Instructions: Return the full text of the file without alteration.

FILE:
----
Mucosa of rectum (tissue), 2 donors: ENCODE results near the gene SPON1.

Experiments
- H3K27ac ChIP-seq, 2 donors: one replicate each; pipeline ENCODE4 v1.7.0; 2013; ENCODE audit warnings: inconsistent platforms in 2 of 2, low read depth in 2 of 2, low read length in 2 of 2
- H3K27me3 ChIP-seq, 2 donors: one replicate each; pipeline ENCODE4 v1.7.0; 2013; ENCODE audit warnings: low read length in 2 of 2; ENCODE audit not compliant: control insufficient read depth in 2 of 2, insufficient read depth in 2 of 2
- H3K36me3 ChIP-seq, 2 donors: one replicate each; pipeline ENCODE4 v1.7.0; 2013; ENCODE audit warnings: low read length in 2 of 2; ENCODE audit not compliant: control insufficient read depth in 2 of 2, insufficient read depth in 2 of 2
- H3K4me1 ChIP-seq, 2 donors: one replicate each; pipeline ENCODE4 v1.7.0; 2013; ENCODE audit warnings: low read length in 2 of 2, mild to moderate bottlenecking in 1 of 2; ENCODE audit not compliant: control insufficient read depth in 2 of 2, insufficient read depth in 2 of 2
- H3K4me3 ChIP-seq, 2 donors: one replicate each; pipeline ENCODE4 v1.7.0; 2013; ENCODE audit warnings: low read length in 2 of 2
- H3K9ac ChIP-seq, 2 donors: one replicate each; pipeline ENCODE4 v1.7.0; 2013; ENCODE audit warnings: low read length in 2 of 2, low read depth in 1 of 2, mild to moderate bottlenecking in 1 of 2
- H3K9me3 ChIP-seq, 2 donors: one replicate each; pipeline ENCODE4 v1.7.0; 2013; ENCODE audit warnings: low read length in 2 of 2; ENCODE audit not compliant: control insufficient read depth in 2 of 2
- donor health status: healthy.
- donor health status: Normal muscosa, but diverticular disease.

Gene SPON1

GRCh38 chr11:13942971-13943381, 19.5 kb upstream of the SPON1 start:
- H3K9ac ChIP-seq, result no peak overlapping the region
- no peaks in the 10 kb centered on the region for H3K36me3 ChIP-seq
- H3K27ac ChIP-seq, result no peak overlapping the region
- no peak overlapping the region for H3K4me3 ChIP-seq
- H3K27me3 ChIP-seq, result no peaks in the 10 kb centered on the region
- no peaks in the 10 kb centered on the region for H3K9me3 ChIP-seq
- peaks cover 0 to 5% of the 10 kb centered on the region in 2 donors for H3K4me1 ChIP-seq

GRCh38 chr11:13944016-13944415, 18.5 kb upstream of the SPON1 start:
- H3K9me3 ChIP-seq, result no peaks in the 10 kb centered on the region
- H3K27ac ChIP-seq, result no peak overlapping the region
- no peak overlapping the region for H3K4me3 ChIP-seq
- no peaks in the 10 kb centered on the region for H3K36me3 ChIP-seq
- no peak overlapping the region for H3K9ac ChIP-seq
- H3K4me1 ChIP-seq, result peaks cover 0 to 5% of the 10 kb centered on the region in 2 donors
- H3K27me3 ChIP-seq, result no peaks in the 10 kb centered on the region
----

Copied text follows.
Mucosa of rectum (tissue), 2 donors: ENCODE results near the gene SPON1.

Experiments
- H3K27ac ChIP-seq, 2 donors: one replicate each; pipeline ENCODE4 v1.7.0; 2013; ENCODE audit warnings: inconsistent platforms in 2 of 2, low read depth in 2 of 2, low read length in 2 of 2
- H3K27me3 ChIP-seq, 2 donors: one replicate each; pipeline ENCODE4 v1.7.0; 2013; ENCODE audit warnings: low read length in 2 of 2; ENCODE audit not compliant: control insufficient read depth in 2 of 2, insufficient read depth in 2 of 2
- H3K36me3 ChIP-seq, 2 donors: one replicate each; pipeline ENCODE4 v1.7.0; 2013; ENCODE audit warnings: low read length in 2 of 2; ENCODE audit not compliant: control insufficient read depth in 2 of 2, insufficient read depth in 2 of 2
- H3K4me1 ChIP-seq, 2 donors: one replicate each; pipeline ENCODE4 v1.7.0; 2013; ENCODE audit warnings: low read length in 2 of 2, mild to moderate bottlenecking in 1 of 2; ENCODE audit not compliant: control insufficient read depth in 2 of 2, insufficient read depth in 2 of 2
- H3K4me3 ChIP-seq, 2 donors: one replicate each; pipeline ENCODE4 v1.7.0; 2013; ENCODE audit warnings: low read length in 2 of 2
- H3K9ac ChIP-seq, 2 donors: one replicate each; pipeline ENCODE4 v1.7.0; 2013; ENCODE audit warnings: low read length in 2 of 2, low read depth in 1 of 2, mild to moderate bottlenecking in 1 of 2
- H3K9me3 ChIP-seq, 2 donors: one replicate each; pipeline ENCODE4 v1.7.0; 2013; ENCODE audit warnings: low read length in 2 of 2; ENCODE audit not compliant: control insufficient read depth in 2 of 2
- donor health status: healthy.
- donor health status: Normal muscosa, but diverticular disease.

Gene SPON1

GRCh38 chr11:13942971-13943381, 19.5 kb upstream of the SPON1 start:
- H3K9ac ChIP-seq, result no peak overlapping the region
- no peaks in the 10 kb centered on the region for H3K36me3 ChIP-seq
- H3K27ac ChIP-seq, result no peak overlapping the region
- no peak overlapping the region for H3K4me3 ChIP-seq
- H3K27me3 ChIP-seq, result no peaks in the 10 kb centered on the region
- no peaks in the 10 kb centered on the region for H3K9me3 ChIP-seq
- peaks cover 0 to 5% of the 10 kb centered on the region in 2 donors for H3K4me1 ChIP-seq

GRCh38 chr11:13944016-13944415, 18.5 kb upstream of the SPON1 start:
- H3K9me3 ChIP-seq, result no peaks in the 10 kb centered on the region
- H3K27ac ChIP-seq, result no peak overlapping the region
- no peak overlapping the region for H3K4me3 ChIP-seq
- no peaks in the 10 kb centered on the region for H3K36me3 ChIP-seq
- no peak overlapping the region for H3K9ac ChIP-seq
- H3K4me1 ChIP-seq, result peaks cover 0 to 5% of the 10 kb centered on the region in 2 donors
- H3K27me3 ChIP-seq, result no peaks in the 10 kb centered on the region